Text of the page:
Russia's NGO Law will inevitably result in a contraction of space and opportunity for NGOs: An interview with Boris Pustyntsev, Director of the Russia-based Citizens' Watch

Boris Pustyntsev, Director of the Russia-based Citizens' Watch, speaks to CIVICUS about the impact of the new 'NGO Law' and recent restrictions on civil society activism in Russia.

The Russian Parliament recently adopted a new NGO law. Can you tell us a bit about the requirements set out in the law?

The law requires NGOs which receive funds from foreign sources and "participate in political activities" to apply for inclusion in a special registrar of NGOs which "perform functions of a foreign agent." After registering as a foreign agent, the NGO is required to provide relevant administrative authorities with detailed information pertaining to the amount of funds and other property received from foreign sources as well as information detailing how the funding and property will be used. In addition, every NGO registered as a 'foreign agent' must regularly submit documents detailing its activities, structure and members of its governing bodies to these authorities.

Furthermore, all publications issued and disseminated by NGOs designated as 'foreign agents' must include a notice that it has been published by an NGO registered as a 'foreign agent.' Also, any public events, including conferences, seminars or roundtable discussions, etc., organized by such an NGO must be preceded by an announcement that the organizer has been registered as a 'foreign agent.'

What challenges do these requirements pose for civil society? What do you think will be the immediate and long-term effects of the law?

The NGO Law imposes discriminatory restrictions on recipients of foreign funding which will inevitably result in a contraction of space and opportunity for NGOs to carry out essential work related to the protection and promotion of the rule of law, human rights standards and ensuring government transparency and accountability. The new law severely marginalizes human rights NGOs in the eyes of the public. After 70 years of Soviet isolationist dictatorship, some Russians are extremely distrustful of foreigners, so much so that many people will undoubtedly refrain from approaching or supporting NGOs labeled as "foreign agents."

In addition, in a post-totalitarian country like Russia, human rights NGOs are only able to help strengthen democratic institutions in collaboration with state agencies. However after having been branded as a "foreign agents," human rights organizations like Citizens' Watch can hardly expect continued cooperation with government agencies and individual bureaucrats.

Several prominent Russian activists have been imprisoned recently. Has this led to a shrinking of space for civil society and can you tell us more about this trend?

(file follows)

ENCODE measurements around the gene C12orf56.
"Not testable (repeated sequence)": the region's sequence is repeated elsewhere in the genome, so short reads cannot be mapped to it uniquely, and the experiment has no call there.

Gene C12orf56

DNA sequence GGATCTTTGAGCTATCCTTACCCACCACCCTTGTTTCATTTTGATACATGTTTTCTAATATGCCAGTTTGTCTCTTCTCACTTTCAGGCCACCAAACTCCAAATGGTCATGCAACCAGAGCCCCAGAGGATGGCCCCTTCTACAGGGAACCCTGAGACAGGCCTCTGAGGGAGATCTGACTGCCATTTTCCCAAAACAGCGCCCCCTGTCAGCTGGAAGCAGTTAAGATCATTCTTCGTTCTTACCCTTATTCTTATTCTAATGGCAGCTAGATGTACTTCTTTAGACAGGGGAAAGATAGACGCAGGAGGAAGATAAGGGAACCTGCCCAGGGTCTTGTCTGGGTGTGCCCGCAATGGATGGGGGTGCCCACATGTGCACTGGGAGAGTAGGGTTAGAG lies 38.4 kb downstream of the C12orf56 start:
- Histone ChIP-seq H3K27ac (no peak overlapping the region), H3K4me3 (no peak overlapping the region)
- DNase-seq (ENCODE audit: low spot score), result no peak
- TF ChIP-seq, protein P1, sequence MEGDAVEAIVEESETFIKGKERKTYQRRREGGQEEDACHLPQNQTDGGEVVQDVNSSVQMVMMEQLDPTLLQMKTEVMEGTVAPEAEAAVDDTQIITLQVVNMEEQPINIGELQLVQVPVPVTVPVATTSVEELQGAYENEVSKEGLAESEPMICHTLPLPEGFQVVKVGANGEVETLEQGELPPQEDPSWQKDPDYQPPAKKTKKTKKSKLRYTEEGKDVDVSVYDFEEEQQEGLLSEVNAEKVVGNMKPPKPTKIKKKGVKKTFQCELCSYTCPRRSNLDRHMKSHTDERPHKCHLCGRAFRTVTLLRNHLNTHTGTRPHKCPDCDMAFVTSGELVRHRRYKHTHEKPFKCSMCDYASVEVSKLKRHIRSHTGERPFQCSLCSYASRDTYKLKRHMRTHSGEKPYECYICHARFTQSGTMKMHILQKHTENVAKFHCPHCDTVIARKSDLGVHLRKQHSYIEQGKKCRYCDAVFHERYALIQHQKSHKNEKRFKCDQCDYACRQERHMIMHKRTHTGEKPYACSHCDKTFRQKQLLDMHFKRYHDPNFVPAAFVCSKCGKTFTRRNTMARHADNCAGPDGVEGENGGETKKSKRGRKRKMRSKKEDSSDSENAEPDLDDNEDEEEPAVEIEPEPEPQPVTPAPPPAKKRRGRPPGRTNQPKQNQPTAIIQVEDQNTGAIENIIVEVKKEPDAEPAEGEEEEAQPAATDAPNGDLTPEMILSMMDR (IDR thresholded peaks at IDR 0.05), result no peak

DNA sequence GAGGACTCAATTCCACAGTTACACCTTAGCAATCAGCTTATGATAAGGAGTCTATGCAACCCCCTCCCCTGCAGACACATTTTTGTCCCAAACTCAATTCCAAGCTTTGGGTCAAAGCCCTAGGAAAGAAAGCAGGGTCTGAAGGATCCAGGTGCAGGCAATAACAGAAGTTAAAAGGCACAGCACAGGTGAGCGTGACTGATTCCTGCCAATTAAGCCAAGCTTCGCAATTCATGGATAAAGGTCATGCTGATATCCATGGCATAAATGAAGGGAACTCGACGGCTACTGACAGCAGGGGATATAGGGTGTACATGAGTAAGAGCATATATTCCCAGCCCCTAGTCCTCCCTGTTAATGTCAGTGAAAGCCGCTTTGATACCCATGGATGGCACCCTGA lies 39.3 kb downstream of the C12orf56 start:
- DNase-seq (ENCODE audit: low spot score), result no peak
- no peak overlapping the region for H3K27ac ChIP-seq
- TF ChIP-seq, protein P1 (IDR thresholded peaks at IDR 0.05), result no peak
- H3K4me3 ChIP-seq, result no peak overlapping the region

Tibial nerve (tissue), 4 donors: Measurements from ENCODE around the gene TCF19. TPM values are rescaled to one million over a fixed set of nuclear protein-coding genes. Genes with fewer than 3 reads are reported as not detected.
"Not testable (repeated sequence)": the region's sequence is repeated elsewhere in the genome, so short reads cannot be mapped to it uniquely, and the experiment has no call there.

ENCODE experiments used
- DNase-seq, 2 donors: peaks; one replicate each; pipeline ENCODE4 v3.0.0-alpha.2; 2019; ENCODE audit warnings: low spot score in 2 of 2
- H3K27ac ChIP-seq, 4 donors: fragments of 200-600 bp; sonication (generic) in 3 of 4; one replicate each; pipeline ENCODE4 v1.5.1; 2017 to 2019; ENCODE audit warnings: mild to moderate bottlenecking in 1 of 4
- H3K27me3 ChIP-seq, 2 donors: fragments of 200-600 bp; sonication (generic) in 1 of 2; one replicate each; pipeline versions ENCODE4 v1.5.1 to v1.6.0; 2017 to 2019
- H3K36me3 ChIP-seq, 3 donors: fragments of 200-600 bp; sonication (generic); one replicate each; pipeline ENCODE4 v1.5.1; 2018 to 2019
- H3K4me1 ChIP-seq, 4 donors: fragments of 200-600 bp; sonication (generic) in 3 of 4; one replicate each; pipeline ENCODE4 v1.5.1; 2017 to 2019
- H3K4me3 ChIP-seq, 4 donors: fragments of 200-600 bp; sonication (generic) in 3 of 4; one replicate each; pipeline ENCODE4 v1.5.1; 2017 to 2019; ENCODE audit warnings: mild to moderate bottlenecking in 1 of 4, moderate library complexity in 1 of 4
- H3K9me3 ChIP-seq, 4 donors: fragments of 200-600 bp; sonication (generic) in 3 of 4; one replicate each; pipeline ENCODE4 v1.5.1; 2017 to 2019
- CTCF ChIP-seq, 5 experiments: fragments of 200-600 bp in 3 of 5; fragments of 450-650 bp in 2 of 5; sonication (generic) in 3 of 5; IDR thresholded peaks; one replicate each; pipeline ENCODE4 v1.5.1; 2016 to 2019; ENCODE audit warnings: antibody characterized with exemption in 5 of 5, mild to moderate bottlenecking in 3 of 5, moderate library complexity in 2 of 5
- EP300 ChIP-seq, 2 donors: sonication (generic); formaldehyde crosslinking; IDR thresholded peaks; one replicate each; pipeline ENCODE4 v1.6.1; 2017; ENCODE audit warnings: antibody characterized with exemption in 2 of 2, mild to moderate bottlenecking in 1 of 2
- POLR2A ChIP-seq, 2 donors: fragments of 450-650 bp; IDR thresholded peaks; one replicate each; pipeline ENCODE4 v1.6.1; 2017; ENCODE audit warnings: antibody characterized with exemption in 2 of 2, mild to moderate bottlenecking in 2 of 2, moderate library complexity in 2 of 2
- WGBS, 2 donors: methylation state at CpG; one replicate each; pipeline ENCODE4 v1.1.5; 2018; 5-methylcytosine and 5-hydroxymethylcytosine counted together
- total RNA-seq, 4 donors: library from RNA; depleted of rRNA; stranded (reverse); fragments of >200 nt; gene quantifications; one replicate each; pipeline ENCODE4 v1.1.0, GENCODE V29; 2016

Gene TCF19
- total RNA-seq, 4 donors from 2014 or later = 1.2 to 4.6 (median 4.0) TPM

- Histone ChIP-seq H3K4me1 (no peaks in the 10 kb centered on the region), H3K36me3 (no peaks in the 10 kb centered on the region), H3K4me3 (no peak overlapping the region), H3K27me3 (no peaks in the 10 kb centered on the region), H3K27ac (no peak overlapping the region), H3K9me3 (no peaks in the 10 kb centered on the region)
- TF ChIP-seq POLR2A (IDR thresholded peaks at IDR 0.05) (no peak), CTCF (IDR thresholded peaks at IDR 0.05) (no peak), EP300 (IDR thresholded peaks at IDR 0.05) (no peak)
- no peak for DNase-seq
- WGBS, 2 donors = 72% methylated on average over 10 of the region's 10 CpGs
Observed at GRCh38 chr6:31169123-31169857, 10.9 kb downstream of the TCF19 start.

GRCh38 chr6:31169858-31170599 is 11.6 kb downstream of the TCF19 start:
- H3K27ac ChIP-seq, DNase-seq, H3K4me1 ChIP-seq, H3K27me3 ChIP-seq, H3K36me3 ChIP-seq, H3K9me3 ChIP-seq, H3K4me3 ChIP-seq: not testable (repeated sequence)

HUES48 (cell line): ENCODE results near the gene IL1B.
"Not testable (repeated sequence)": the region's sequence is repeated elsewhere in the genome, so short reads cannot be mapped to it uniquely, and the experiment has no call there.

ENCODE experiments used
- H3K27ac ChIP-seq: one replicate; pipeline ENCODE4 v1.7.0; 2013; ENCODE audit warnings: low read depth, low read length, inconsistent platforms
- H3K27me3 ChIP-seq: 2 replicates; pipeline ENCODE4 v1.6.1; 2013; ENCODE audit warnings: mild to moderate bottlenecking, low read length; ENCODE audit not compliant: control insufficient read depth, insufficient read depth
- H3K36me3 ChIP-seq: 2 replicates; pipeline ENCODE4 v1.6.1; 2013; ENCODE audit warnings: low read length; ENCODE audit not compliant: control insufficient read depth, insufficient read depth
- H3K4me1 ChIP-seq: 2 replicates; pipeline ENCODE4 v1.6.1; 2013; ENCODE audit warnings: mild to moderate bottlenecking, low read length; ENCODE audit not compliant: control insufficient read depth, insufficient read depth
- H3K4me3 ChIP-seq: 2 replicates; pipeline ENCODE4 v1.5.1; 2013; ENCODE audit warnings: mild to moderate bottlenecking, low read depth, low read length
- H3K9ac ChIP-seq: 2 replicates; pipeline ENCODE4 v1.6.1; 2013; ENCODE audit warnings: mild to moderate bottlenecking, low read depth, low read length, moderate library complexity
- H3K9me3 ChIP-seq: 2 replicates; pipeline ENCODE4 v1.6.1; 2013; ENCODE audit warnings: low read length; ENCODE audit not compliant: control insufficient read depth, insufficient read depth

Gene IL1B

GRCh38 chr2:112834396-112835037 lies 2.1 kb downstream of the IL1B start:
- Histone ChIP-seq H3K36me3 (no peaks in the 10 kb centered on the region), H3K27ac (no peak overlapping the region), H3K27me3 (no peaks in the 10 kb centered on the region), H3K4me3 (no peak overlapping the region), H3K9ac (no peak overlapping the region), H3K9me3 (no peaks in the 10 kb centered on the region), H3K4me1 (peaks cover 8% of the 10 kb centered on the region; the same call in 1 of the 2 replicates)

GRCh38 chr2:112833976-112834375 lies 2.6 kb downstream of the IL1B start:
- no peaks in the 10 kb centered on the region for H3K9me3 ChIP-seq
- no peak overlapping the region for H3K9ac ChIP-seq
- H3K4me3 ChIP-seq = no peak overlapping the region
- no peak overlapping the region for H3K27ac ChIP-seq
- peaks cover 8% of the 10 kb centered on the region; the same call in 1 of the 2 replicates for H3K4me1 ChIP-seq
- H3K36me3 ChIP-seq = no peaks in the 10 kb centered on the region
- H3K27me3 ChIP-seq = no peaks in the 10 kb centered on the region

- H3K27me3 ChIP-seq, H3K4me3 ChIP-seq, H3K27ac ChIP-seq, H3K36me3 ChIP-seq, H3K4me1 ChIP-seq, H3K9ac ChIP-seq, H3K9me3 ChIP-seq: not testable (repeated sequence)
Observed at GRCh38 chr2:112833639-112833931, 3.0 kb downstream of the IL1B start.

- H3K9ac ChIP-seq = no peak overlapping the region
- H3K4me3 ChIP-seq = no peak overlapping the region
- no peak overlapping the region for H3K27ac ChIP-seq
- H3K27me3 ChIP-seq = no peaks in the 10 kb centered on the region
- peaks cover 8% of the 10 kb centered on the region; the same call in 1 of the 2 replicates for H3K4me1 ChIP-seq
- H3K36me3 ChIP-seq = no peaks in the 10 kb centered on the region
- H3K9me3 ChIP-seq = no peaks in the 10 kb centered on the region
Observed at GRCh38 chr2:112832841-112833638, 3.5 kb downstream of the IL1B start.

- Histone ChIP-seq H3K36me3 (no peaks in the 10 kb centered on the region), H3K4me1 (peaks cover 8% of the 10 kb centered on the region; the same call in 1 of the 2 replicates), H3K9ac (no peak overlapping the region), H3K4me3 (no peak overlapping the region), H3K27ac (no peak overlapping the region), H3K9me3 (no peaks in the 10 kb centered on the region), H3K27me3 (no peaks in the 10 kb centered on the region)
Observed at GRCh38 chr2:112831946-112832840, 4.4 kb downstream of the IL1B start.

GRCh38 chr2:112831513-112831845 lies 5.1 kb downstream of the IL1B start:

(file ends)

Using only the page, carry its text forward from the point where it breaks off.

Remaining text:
The arrests of activists, as with other measures taken by the government since the December 2011 Presidential Elections, have been aimed at shrinking civil society space. However, to date, they have not had the desired effect. While the number of participants at public demonstrations is understandably diminishing, more people, especially the young, are now joining the core activist groups that will keep the protest movement afloat. However, the government will continue to look to suppress the protest movement if international pressure does not intensify.

How can regional and international civil society groups offer support to civil society in Russia?

Members of the Russian Government, unlike, for example their Belarusian counterparts, are more sensitive to international public opinion. In Russia, top politicians routinely spend and keep their financial assets abroad. They are already part and parcel of the international ruling elite and cannot risk further isolationism, lest they lose access to key revenue streams. Therefore, regional and international civil society groups can do a lot to support civil society in Russia. Principally, international and regional civil society organizations can mobilize public opinion and encourage governments and representatives of international bodies to immediately address gross violations of fundamental rights and political freedoms in Russia.

Boris Pustyntsev is Director of Citizens’ Watch, based in St. Petersburg, Russia. Citizens’ Watch  is a human rights NGO founded in 1992 to assist in establishing parliamentary and civic control over police, security service, and armed forces, and to help prevent violations of constitutional rights by these governmental agencies. Citizens’ Watch strategic priority is to bring Russian legislation related to human rights and the practice of its application closer to international legal standards.

Interview conducted 6 October 2012